How to Make Brown Rice:

These days many of us are swapping in brown rice for white in all sorts of ways. Seriously, if you look at the sushi offerings at the Whole Foods sushi counter, almost half of them are made with brown rice, and you know Whole Foods isn’t serving up all that brown rice sushi without a ready group of consumers.

How to Cook Perfect Brown Rice on the Stove

And lots of restaurants are offering brown rice as an option, Asian restaurants in particular. And we are making it at home more often – but if you’re just getting started in the brown rice world, you may have some questions, and want some advice on how to make tender brown rice, and make it well.

Because badly cooked brown rice can be grainy and mushy, while perfectly cooked brown rice results in plump, chewy little grains, with loads of flavor, and great texture.  Not to mention a nice nutritional boost.  Here’s a recipe for how to get perfect brown rice every time.

What is Brown Rice?

Brown rice is rice with the inedible outer hull removed, but with the germ and outer layer intact. It is more nutritious than white rice, and has a denier, chewier, nuttier, grain.

How to Cook Perfect Brown Rice on the Stove

What Types of Brown Rice Are There?  Which one should you buy?

Pretty much every rice comes in a brown version from long-grain to basmati.  Long or medium grain is best for most preparations, including simple cooked brown rice. Short grain can be stickier, and is sometimes desired for Asian rice preparations.

This is what you need to know to cook perfect brown rice on the stove.

Do you need to rinse or soak brown rice before cooking?

It’s often advised, but I’ve more often than not skipped this.  While rinsing or soaking may help keep the grains more separate and distinct, it’s not going to ruin your pot of rice if you skip it.  See if your package has specific instructions on this.

The best foolproof brown rice recipe: How long to cook brown rice, the brown rice to water ratio, and everything you need to know to get perfect brown rice.

Tweet This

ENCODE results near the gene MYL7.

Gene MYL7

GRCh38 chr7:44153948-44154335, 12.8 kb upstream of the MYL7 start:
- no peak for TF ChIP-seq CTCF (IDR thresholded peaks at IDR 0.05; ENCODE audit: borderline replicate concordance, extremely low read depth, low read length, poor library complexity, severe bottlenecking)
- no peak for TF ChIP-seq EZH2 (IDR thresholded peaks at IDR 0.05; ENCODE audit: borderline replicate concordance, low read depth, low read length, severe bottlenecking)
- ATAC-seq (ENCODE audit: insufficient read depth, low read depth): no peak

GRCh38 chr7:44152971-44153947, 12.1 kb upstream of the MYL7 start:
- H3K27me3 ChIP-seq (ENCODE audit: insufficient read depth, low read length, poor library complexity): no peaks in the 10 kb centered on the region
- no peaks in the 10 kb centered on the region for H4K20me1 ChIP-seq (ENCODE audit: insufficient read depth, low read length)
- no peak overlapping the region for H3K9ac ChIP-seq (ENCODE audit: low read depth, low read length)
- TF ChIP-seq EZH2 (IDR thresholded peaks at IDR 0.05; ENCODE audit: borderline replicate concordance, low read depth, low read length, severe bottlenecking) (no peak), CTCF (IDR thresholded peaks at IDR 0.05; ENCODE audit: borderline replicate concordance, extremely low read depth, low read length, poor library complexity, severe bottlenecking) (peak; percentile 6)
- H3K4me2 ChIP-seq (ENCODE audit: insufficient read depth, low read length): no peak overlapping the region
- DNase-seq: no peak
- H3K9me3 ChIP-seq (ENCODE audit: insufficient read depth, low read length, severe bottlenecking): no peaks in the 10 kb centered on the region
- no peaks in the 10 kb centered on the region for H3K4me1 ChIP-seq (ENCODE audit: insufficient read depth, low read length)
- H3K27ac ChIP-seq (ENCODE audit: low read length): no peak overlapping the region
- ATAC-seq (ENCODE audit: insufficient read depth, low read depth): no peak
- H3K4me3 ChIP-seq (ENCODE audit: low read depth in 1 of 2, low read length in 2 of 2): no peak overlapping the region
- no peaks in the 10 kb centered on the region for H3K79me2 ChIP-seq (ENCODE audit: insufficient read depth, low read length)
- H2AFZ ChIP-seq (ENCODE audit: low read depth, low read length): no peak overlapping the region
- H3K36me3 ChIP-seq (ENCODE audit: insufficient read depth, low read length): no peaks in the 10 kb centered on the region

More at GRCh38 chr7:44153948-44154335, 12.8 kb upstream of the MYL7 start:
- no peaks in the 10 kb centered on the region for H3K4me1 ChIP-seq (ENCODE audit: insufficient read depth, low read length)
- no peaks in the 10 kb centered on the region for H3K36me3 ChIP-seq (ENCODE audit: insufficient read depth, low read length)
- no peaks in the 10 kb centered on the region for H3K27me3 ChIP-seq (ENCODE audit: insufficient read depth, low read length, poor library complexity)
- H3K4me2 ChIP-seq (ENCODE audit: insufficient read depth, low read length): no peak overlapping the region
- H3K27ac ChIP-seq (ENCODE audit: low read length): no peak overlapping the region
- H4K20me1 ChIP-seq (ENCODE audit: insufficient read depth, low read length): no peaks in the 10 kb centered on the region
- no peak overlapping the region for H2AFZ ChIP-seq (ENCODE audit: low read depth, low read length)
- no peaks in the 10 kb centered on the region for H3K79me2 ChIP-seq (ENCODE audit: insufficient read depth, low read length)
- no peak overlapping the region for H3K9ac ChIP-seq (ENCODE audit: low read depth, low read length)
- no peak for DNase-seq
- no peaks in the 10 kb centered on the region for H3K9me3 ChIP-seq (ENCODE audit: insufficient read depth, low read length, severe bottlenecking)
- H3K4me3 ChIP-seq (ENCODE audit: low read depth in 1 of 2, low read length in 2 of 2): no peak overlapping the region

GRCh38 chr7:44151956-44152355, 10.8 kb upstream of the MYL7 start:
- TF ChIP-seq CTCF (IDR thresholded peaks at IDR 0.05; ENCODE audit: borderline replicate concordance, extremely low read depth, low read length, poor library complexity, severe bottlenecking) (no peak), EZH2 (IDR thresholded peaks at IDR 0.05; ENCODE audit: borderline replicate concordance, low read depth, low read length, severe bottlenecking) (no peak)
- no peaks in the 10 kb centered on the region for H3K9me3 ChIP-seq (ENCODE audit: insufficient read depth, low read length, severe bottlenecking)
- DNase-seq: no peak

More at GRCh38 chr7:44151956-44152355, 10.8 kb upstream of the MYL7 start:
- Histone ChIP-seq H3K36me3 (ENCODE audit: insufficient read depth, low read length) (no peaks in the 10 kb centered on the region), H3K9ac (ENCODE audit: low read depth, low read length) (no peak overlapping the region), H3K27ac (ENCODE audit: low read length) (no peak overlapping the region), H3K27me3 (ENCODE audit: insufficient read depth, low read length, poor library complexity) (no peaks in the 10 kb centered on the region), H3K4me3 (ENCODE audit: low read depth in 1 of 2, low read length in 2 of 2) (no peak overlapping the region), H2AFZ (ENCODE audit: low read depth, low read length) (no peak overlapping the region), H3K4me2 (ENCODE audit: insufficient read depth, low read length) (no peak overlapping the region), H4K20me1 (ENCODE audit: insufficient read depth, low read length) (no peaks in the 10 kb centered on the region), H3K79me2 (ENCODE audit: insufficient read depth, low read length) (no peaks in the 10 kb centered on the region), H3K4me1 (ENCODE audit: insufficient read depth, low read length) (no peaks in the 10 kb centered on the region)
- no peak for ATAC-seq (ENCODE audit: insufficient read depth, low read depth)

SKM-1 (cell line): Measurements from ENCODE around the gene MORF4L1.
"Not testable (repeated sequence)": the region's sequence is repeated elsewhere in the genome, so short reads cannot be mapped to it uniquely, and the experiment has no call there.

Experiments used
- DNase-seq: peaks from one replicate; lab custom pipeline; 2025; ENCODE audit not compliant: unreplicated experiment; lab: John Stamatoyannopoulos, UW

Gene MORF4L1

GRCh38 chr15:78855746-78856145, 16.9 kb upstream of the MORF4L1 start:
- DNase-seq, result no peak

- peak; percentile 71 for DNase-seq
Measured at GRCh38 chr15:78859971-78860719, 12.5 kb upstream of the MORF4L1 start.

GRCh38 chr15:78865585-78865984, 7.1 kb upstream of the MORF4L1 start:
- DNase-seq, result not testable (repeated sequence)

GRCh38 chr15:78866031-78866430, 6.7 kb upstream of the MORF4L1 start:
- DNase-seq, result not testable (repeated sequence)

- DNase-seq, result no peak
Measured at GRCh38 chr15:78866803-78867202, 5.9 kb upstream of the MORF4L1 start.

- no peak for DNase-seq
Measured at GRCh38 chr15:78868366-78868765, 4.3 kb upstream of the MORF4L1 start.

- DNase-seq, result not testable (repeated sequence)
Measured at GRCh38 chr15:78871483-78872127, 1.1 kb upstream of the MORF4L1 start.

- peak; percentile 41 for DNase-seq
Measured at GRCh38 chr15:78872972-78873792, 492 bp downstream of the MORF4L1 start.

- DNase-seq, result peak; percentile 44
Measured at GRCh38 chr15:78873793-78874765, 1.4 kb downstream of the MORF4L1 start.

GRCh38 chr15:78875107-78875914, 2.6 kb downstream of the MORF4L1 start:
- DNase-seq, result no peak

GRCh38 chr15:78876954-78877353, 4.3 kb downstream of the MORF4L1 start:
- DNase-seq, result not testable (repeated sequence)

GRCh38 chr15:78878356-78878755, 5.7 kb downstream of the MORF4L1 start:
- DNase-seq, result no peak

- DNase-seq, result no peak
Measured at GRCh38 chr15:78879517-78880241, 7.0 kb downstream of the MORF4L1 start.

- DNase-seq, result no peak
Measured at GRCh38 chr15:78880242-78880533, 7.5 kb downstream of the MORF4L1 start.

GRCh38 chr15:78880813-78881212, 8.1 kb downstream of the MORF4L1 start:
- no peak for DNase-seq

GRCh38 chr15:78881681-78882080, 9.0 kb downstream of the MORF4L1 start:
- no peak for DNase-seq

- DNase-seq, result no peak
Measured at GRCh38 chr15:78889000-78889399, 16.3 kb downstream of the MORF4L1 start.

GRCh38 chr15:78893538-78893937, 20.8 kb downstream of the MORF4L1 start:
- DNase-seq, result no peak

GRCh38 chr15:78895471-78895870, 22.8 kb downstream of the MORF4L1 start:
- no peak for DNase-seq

What is the the ratio of brown rice to water?

The basic brown rice to water ratio is 2 1/2 cups water for every 1 cup of brown rice.  Consider cooking your rice in a light broth instead of water if you want to give it a boost of flavor.  Use vegetarian broth if you want to keep the rice vegetarian or even vegan.

How long does it take to cook brown rice?

Brown rice usually takes about 45 minutes to become cooked and tender, once the water (or broth) comes to a simmer, and then it needs at least 10 minutes to stand before serving.

Is brown rice harder to cook?

Nope. It just takes longer so you need to plan for that. But you can also make it in bigger batches and store in for another time.

How do you freeze cooked brown rice?

Place it in freezer proof zipper top bags.  Pack them into whichever sizes you most likely will want to defrost in the coming months. Press the bag to squeeze out all of the air then seal it.   Label the bag with the date and also write Brown Rice on it.  Really you might think it’s barley or something when you encounter it in its frozen state months later, and you shouldn’t have to guess at what it is! It will keep in the freezer for at least 4 months, up to 6.

Grilled Pork Loin with Brown Rice

What is the difference between brown and white rice?

While brown rice has the outer hull removed, white rice also has the outer layer and the cereal germ removed in addition to the hull.